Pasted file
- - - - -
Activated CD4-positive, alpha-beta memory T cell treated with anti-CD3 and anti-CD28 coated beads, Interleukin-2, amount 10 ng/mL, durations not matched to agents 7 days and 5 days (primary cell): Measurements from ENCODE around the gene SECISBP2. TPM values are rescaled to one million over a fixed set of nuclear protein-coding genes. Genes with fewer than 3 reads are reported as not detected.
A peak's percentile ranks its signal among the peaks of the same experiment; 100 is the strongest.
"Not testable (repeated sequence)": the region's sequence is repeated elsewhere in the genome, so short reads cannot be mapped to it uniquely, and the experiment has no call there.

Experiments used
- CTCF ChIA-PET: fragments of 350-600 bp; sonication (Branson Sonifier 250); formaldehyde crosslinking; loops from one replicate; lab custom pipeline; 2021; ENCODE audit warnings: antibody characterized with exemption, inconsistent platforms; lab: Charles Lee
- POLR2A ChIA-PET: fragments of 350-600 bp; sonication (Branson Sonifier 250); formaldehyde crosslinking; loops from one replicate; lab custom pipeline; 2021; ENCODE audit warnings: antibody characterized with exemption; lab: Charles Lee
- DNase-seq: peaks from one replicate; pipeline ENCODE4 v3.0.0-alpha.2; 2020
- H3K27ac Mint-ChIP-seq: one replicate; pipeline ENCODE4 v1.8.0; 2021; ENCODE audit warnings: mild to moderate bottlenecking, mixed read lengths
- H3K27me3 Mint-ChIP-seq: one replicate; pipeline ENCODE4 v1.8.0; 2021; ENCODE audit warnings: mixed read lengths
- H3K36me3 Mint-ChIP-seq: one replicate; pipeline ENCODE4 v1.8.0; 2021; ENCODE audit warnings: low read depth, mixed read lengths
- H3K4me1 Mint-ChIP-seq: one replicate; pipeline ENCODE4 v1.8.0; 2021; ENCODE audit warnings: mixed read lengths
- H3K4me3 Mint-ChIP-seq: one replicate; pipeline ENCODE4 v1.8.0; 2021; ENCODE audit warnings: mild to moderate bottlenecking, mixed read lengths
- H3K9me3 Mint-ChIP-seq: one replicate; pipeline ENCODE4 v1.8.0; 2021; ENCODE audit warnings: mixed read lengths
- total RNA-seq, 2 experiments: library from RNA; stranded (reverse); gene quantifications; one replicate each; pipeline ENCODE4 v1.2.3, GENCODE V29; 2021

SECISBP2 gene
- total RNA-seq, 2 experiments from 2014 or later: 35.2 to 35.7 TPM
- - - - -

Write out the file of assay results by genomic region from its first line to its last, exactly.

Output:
Activated CD4-positive, alpha-beta memory T cell treated with anti-CD3 and anti-CD28 coated beads, Interleukin-2, amount 10 ng/mL, durations not matched to agents 7 days and 5 days (primary cell): Measurements from ENCODE around the gene SECISBP2. TPM values are rescaled to one million over a fixed set of nuclear protein-coding genes. Genes with fewer than 3 reads are reported as not detected.
A peak's percentile ranks its signal among the peaks of the same experiment; 100 is the strongest.
"Not testable (repeated sequence)": the region's sequence is repeated elsewhere in the genome, so short reads cannot be mapped to it uniquely, and the experiment has no call there.

Experiments used
- CTCF ChIA-PET: fragments of 350-600 bp; sonication (Branson Sonifier 250); formaldehyde crosslinking; loops from one replicate; lab custom pipeline; 2021; ENCODE audit warnings: antibody characterized with exemption, inconsistent platforms; lab: Charles Lee
- POLR2A ChIA-PET: fragments of 350-600 bp; sonication (Branson Sonifier 250); formaldehyde crosslinking; loops from one replicate; lab custom pipeline; 2021; ENCODE audit warnings: antibody characterized with exemption; lab: Charles Lee
- DNase-seq: peaks from one replicate; pipeline ENCODE4 v3.0.0-alpha.2; 2020
- H3K27ac Mint-ChIP-seq: one replicate; pipeline ENCODE4 v1.8.0; 2021; ENCODE audit warnings: mild to moderate bottlenecking, mixed read lengths
- H3K27me3 Mint-ChIP-seq: one replicate; pipeline ENCODE4 v1.8.0; 2021; ENCODE audit warnings: mixed read lengths
- H3K36me3 Mint-ChIP-seq: one replicate; pipeline ENCODE4 v1.8.0; 2021; ENCODE audit warnings: low read depth, mixed read lengths
- H3K4me1 Mint-ChIP-seq: one replicate; pipeline ENCODE4 v1.8.0; 2021; ENCODE audit warnings: mixed read lengths
- H3K4me3 Mint-ChIP-seq: one replicate; pipeline ENCODE4 v1.8.0; 2021; ENCODE audit warnings: mild to moderate bottlenecking, mixed read lengths
- H3K9me3 Mint-ChIP-seq: one replicate; pipeline ENCODE4 v1.8.0; 2021; ENCODE audit warnings: mixed read lengths
- total RNA-seq, 2 experiments: library from RNA; stranded (reverse); gene quantifications; one replicate each; pipeline ENCODE4 v1.2.3, GENCODE V29; 2021

SECISBP2 gene
- total RNA-seq, 2 experiments from 2014 or later: 35.2 to 35.7 TPM